Page 734-735, transcribed by Carolyn Ward from History of Butler County, Kansas by Vol. P. Mooney. Standard Publishing Company, Lawrence, Kan.: 1916. ill.; 894 pgs.


S. S. Harsh, of Sycamore township, has been a resident of Butler county, Kansas, since 1871. He was born in Carroll county, Ohio, in 1852, and is a son of Philip and Sarah Ann (Beucher) Harsh, and is one of the following children born to them Mrs. Lavina Parsons, Cassoday, Kans.; L. Harsh, Milt Harsh and S. S. Harsh, all of Cassoday. The mother died when S. S. was about one year old, and the father married again. In 1871 the Harsh family came to Kansas and located in Sycamore township, Butler county, where the father bought 160 acres of land. Their first home in the new country was a crude two-room affair, but about as good as the average pioneer home of that time. Emporia was their nearest trading point of importance, and S. S. Harsh made the trip to that place frequently for supplies.

The Harsh family met with many disagreeable features and endured many privations and hardships in the early days. They passed through seasons of crop failures, fought prairie fires, and saw their crops devoured by grasshoppers. And, yet, with all these trials and vicissitudes of frontier life, the early settlers had many good times and much amusement. They had their parties, dances and literaries, and there was always something doing in the early days. Mr. Harsh says that he frequently drove fifteen or twenty miles to parties and took his best girl in a big farm wagon. He was the first young man in the neighborhood to own a buggy, and when he was not using it, someone else always was. It was in great demand among the young folks of the neighborhood. Mr. Harsh has made farming and stock raising his occupation and life study, and is one of the successful agriculturists of Butler county. He owns 600 acres of well improved land, and is rated among the prosperous men of Sycamore township.

Mr. Harsh was united in marriage, in 1883, to Miss Elizabeth Ann Bishop, a daughter of Elias and Nancy Jane Bishop, the former a native of Kentucky, and the latter of Pennsylvania. Mr. and Mrs. Bishop were married in Indiana, and were the parents of the following children: Mrs. Harsh; Mrs. Emma Earnest, Wichita, Kans.; James Edwin, Wichita, Kans., and Mrs. Permelia Harsh, Cassoday, Kans. The Bishop family was among the early settlers in Butler county. They came here in 1867, and the father located on 160 acres of land near Chelsea, buying the relinquishment of the claim for $400. The father built a two-room log house, and began farming and was successful from the start, which was very uncommon among the early pioneers. He raised good crops of corn, which he sold for $1.50 per bushel, and their butter brought seventy-five cents per pound, and he had his farm paid for within two years after coming here. They had all the meat that they wanted, which consisted of prairie chickens, deer and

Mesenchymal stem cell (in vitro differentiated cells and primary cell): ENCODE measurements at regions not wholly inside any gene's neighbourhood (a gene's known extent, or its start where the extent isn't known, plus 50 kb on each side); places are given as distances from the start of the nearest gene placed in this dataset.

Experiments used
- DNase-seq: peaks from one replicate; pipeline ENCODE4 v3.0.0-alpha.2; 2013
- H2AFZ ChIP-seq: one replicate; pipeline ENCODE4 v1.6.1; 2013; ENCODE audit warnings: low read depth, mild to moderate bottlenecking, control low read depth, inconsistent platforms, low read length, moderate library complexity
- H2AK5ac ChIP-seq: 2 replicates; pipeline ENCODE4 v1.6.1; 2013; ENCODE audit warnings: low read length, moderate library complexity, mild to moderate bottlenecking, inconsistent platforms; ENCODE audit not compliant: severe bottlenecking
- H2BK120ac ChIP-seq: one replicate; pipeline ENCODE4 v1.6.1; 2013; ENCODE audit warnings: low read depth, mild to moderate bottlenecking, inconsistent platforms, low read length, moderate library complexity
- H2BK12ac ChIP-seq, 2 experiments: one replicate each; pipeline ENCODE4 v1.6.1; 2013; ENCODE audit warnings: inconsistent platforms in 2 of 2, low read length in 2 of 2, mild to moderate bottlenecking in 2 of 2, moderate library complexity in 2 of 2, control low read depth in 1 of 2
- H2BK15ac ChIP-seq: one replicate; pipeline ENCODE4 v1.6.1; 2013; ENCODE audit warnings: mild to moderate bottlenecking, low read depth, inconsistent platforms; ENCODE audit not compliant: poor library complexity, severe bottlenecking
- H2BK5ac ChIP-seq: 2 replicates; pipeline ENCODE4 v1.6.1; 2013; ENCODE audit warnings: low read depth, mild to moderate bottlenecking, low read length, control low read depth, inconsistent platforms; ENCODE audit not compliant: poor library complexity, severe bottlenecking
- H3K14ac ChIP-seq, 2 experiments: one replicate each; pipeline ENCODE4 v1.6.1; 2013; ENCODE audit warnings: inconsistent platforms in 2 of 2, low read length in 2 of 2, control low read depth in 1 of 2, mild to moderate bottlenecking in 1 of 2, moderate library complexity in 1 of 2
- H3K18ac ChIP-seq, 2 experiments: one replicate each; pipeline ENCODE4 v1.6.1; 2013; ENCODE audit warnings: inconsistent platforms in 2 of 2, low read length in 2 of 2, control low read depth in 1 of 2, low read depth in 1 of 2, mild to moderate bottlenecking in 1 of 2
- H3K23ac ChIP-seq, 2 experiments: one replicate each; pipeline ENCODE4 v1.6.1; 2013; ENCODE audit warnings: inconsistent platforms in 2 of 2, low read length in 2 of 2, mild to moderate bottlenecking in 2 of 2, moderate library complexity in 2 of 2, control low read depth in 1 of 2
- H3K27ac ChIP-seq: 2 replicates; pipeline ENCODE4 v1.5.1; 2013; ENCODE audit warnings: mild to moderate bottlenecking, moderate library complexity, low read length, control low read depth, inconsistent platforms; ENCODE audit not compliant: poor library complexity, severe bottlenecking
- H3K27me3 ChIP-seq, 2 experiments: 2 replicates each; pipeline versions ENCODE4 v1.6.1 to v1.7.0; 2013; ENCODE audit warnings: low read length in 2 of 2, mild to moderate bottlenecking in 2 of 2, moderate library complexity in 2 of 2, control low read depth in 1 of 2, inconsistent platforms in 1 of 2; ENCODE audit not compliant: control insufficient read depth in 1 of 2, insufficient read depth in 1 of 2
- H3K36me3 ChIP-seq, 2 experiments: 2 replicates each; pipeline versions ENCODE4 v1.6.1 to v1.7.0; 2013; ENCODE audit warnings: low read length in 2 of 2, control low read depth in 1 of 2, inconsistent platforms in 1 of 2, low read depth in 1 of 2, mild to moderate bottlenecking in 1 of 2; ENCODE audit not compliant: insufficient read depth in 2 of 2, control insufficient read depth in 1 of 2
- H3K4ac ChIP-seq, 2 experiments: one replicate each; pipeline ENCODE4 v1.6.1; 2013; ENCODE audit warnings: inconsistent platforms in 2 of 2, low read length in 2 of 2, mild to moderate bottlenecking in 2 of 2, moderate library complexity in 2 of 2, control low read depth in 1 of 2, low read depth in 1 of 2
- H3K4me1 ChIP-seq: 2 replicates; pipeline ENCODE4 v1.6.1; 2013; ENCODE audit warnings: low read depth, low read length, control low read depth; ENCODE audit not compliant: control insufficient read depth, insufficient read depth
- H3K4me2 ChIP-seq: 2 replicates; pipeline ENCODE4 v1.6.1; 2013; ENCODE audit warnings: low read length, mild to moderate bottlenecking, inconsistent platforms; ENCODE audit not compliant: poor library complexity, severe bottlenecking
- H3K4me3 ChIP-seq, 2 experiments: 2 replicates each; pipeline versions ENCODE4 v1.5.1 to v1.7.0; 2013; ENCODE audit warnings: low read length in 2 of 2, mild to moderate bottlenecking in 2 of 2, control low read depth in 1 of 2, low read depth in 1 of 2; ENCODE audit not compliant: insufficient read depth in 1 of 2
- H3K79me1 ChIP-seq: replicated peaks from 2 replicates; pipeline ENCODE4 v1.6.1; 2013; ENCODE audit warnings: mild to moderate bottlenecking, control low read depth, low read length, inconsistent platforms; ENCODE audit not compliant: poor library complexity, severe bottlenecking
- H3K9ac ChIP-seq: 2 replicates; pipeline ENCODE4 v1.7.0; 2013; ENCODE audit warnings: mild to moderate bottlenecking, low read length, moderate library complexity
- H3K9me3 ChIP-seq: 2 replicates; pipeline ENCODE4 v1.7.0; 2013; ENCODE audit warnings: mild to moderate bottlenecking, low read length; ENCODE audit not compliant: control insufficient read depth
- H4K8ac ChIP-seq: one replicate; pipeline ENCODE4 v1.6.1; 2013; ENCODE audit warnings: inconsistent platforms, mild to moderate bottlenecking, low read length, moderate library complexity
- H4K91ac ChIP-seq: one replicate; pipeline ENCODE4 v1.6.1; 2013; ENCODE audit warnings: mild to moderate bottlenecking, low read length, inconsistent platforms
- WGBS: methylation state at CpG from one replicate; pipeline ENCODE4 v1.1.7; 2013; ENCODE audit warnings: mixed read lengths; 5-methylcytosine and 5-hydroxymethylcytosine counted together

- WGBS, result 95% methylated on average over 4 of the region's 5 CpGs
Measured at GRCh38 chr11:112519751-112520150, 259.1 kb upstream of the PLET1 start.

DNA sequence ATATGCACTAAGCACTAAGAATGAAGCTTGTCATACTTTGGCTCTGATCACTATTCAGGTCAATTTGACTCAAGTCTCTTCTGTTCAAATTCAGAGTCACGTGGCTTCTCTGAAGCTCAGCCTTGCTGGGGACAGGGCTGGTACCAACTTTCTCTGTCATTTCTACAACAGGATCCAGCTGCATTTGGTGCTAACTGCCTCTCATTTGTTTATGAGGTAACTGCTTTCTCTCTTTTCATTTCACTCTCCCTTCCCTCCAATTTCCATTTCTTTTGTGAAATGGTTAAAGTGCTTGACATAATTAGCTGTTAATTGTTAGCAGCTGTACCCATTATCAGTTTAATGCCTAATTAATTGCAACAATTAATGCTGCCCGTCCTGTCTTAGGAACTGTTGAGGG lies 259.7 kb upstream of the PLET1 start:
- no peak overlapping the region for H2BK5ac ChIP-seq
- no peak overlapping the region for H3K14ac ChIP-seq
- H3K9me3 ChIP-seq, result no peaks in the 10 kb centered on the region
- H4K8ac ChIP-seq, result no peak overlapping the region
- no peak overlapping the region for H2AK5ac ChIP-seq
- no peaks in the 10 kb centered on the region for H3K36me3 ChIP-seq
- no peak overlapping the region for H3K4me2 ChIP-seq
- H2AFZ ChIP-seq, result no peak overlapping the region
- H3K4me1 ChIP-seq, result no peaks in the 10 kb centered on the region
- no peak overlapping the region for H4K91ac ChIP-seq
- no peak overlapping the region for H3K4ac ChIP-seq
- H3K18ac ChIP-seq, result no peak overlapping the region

wild turkey, which included nearly all the native delicacies of the plains. The Bishop family were always well provided for, and lived as well in those pioneer days as the person of average means does today. Of course they experienced many inconveniences, and a feeling of uncertainty in a new and untried country, and were subjected to Indian scares and the like. It developed, though, that the Indian scares usually circulated by white men who, after scaring the settlers out of the community by the circulation of a false alarm, planned to rob the places of whatever was left behind of any value.

Mrs. Harsh is one of the very earliest school teachers of Butter county, and taught the first school in Sycamore township, which she conducted in J. W. Parson's house. Mr. and Mrs. Harsh have no children. They are among the pioneers of Butler county, and are deserving of more than ordinary recognition in the history of their county.

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